Trouble bubbling again at former Fizzary location?
November 22, 2016
The alleged Mission Street gambling den that Capp Street Crap reported on extensively last year appears to have returned.
According to a Mission Local article that cites unnamed neighbors, the same gambling operation that ran out of the former site of The Fizzary soda shop at 2949 Mission St. is back and using the Lilac Street-facing portion of the building for all-night parties. From the article:
Parked cars clog the narrow Lilac Alley that runs behind the building, their occupants entering and leaving the den to gamble, play pool, drink, and solicit prostitutes. The parties generally begin after midnight on Friday, Saturday, and Sunday. The activity keeps some neighbors up until dawn.
“There’s been fights in the back alley, people urinating, vomiting,” said one neighbor. “There’s no parking in the back alley. All these people park back there, honking all night long and it’s hard to sleep.”
Vacant for months with a “for lease” sign out front, 2949 Mission St. was the subject of complaints throughout fall 2015 after former Fizzary owner Taylor Peck said he unwittingly subleased to a couple who claimed to want space to run their vitamin business. There was a shooting at the former Fizzary, multiple police raids at the Mission Street property, and the situation got so tense that Peck ultimately vandalized the front of the building in hopes of forcing authorities to do something about the problems inside. Peck was evicted and the subtenants forced out in January.
Mission Local’s recent article also quoted a neighbor who believed the operation had relocated to Capp Street before returning to its old location.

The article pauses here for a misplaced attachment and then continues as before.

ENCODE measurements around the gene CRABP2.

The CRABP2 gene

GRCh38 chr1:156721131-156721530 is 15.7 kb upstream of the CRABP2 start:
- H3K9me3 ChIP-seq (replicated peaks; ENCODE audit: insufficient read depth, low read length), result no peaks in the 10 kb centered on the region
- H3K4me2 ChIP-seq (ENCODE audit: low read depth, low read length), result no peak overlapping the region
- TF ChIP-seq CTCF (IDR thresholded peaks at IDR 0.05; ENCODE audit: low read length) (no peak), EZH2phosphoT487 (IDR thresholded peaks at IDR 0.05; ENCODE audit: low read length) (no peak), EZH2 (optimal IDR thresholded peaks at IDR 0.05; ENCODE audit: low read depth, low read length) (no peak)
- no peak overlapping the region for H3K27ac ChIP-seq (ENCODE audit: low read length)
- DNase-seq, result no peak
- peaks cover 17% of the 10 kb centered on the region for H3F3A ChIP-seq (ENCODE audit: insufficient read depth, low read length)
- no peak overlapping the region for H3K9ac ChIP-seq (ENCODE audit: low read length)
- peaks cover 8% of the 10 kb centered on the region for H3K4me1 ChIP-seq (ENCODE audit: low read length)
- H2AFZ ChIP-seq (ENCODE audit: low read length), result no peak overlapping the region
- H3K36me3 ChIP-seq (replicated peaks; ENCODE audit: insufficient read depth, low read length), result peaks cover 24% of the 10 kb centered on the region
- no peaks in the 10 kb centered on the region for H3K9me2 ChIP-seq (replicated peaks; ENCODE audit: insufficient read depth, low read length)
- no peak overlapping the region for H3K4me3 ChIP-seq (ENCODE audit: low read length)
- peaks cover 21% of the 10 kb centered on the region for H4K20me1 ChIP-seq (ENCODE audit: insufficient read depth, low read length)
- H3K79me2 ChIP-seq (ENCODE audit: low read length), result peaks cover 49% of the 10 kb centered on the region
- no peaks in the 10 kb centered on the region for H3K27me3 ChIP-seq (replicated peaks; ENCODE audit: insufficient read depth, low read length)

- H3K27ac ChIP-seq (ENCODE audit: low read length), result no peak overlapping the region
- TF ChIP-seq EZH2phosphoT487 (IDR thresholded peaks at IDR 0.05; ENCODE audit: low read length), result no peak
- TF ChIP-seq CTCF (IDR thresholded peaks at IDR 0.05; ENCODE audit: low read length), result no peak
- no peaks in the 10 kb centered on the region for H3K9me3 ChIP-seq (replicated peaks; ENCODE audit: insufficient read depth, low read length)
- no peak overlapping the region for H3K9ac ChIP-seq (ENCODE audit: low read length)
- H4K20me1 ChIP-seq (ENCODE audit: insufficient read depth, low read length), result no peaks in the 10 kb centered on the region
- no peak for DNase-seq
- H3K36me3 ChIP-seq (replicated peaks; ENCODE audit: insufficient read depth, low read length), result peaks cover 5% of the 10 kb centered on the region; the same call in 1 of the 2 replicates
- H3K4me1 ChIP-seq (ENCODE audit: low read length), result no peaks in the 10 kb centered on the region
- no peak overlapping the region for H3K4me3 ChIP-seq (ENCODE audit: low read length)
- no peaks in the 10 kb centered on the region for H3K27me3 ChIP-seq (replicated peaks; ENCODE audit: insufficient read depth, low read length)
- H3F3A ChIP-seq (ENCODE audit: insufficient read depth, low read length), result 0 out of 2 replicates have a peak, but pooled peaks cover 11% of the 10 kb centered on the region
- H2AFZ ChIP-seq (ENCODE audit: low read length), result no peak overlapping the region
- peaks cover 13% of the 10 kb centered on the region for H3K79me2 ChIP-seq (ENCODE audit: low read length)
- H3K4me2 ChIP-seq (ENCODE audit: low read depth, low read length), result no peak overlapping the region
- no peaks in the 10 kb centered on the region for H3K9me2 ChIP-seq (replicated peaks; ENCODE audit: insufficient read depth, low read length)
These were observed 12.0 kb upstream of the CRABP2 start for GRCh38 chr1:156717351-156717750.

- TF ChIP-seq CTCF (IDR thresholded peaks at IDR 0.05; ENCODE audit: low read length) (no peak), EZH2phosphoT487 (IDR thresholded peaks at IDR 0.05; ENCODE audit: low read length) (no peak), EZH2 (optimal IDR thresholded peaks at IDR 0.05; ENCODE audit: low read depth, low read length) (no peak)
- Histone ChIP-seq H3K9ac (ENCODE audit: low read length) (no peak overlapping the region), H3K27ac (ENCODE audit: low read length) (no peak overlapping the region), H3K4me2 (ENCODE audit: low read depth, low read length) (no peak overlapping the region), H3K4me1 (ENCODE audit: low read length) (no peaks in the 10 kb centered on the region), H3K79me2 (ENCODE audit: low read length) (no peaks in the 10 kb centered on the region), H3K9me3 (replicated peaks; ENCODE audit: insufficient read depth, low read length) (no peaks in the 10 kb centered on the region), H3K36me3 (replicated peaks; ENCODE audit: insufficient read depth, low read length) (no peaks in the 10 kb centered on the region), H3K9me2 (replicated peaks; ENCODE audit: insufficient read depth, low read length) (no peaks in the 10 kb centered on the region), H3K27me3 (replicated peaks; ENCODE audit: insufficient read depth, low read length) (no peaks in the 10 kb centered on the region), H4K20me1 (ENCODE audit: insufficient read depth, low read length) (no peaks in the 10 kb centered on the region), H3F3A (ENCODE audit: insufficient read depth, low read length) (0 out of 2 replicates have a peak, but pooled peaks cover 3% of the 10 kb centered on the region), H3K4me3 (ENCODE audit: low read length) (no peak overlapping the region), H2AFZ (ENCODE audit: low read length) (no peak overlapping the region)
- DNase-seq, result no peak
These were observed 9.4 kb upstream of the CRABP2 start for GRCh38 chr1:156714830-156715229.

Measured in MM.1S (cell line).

Back in May, several Mission neighbors told me a gambling operation did in fact appear to be going on in a warehouse near 23rd and Capp streets. One woman told me that two months prior, she saw what looked like gambling machines being hauled into the warehouse and that a neighbor told her it was the same people associated with the problems at The Fizzary.
The woman, who didn’t want to give her name, said that noise had not been an issue, but that people often stood outside the warehouse door late at night calling on their cellphones to be let in. Two security cameras had recently been installed near the warehouse’s entrance.
I attempted to talk to a woman waiting outside the building one afternoon but she ignored me, and ultimately turned her back on me. I left my phone number with a woman who eventually opened the door to let her in, but received no response.
I’ve spoken to the woman since and she told me that whoever was using the warehouse appeared to have left.
Now in Los Angeles, Peck expressed amazement that the problems have returned.
“My thoughts go out to the neighbors… Great folks that shouldn’t need to tolerate this,” he wrote in an email. “A lesson in neighbor unity and rallying for a common cause…we tried and felt fairly isolated in our pursuits.”
[Photo by Eric D]